|Details of Formation:||The group was established after World War II.|
|Details of Termination:||After the fall of the Berlin Wall and due to the Gladio affair in Italy, the PGM was dissolved.|
|Purpose:||The group as part of a “stay-behind” network that was intended as a fighting force prepared to counter a possible Warsaw Pact invasion. In this case, it was meant to conduct guerilla warfare and sabotage activities. In the Netherlands the group also conducted secret surveillance and was responsible for the security of secret arms caches.|
|Organisation:||The PGM was coordinated by NATO and run by the military secret services in close cooperation with the CIA and British Secret Intelligence Service. The group conducted joint operations with Belgium and was overseen by civilian authorities from 1967.|
|Weapons and Training:||The group trained with the US Green Berets and the British Special Air Services (SAS) and was equipped from underground arms caches. Those contained weapons such as guns, pistols and explosives.|
|Reason for Membership:||--|
|Treatment of Civilians:||The group was responsible for the secret surveillance of civilians and organizations.|
|Other Information:||The first speculations about the Netherlands’ Gladio involvement began when arms caches were discovered in 1980 and 1983. Evidence mentions two joint operations with the UK between 1985 and 1990. The network of groups may have some semi-official status within the intelligence community. This status is not recognized but instead hidden even from some domestic governments and prime ministers. The groups were ultimately answerable to NATO-CIA rather than to domestic governments in event of an attack by members of the Warsaw Pact.|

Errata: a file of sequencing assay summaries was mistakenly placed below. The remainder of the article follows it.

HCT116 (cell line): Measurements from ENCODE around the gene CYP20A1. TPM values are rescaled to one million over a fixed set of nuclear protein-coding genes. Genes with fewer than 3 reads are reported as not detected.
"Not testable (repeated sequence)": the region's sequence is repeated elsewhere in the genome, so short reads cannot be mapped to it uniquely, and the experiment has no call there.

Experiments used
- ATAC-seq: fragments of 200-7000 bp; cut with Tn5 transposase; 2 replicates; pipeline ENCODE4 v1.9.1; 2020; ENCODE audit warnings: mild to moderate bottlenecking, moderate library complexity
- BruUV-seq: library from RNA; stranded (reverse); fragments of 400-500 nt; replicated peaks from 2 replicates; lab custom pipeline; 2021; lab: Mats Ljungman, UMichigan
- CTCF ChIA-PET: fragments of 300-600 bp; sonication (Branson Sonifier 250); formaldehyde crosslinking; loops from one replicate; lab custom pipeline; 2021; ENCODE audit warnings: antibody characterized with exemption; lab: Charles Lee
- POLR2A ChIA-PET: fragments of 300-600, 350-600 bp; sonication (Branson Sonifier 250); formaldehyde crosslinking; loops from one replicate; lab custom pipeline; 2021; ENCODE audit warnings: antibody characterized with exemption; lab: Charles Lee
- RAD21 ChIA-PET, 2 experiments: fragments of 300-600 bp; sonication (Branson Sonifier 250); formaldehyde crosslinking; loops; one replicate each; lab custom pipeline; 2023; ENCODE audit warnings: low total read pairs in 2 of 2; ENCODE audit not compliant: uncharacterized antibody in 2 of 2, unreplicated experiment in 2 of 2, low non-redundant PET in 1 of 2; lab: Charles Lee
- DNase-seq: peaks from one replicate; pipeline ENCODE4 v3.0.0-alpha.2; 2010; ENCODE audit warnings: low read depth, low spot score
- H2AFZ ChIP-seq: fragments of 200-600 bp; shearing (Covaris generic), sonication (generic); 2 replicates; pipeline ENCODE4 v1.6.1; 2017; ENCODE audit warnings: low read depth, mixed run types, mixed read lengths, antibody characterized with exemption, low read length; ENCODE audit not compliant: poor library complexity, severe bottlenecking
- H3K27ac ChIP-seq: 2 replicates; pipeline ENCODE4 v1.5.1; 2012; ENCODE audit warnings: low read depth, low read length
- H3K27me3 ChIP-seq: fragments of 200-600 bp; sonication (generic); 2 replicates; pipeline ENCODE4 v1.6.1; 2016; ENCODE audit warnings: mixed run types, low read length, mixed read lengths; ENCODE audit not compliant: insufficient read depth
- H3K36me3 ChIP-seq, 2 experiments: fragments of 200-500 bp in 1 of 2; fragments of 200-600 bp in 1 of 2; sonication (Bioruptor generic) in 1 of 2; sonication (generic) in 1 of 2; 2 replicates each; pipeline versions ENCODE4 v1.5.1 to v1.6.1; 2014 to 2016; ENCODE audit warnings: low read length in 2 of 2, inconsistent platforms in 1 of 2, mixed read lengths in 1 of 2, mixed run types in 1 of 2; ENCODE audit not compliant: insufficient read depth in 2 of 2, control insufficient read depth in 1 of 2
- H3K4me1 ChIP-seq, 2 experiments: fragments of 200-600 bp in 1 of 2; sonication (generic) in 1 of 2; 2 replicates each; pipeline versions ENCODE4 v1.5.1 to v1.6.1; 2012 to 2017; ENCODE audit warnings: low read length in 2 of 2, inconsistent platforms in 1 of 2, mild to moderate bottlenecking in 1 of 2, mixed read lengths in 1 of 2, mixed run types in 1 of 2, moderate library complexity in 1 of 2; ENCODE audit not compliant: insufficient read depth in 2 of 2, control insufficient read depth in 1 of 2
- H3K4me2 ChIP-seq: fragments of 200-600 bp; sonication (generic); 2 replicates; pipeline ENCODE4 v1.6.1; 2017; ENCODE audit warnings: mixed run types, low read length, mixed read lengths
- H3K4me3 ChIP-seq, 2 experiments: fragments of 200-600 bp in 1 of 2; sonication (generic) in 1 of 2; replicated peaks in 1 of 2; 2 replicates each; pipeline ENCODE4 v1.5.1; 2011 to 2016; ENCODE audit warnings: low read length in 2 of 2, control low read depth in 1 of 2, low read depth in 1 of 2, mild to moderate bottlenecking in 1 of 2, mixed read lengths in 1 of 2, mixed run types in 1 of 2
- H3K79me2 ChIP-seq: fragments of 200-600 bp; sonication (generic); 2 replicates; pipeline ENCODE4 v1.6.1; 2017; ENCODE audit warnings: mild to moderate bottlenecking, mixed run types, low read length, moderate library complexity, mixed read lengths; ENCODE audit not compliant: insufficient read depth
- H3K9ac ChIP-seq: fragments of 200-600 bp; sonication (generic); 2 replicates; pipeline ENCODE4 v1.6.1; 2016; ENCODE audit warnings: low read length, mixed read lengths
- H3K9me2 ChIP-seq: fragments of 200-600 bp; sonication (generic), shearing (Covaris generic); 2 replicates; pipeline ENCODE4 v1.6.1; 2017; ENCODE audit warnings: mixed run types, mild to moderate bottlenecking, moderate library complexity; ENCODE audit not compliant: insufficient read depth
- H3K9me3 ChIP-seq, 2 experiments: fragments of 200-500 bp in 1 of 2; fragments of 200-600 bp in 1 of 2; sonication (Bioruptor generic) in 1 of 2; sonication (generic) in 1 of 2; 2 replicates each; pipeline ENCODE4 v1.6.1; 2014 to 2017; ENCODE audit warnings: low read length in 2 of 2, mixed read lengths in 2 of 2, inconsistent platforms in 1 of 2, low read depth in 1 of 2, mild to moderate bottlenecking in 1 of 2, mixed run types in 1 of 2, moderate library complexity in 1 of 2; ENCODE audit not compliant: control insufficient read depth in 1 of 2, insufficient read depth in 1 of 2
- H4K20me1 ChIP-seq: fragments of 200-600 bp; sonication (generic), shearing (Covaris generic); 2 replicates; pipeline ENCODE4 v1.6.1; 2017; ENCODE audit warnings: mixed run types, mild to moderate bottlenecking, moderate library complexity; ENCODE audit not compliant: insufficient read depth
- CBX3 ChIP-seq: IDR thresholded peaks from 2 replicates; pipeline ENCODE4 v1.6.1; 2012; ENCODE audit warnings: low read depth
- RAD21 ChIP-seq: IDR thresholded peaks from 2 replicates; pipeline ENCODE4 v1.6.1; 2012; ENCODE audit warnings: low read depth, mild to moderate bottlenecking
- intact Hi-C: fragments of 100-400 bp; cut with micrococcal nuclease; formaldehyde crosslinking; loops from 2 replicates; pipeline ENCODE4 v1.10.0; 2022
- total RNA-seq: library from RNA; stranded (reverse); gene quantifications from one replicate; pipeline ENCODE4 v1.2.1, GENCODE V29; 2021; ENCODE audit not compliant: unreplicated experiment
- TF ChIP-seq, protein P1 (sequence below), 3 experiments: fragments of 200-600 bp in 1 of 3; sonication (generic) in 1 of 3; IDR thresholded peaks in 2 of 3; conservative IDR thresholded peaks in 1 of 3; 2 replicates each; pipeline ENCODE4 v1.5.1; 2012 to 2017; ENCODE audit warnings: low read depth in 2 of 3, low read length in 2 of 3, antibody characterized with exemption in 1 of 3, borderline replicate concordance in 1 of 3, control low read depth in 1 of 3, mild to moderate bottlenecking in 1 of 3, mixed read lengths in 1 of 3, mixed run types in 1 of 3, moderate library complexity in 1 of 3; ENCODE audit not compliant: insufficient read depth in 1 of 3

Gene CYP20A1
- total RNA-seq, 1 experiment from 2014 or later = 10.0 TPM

Information was taken from news sources listed in the PGMD.
Engelen, Dick. 2007. “Lessons Learned: The Dutch “stay-behind” Organization 1945-1992”. Journal of Strategic Studies 30(6): 981 – 996.
Wikipedia. “Operation Gladio.” https://en.wikipedia.org/w/index.php?title=Operation_Gladio&oldid=835600108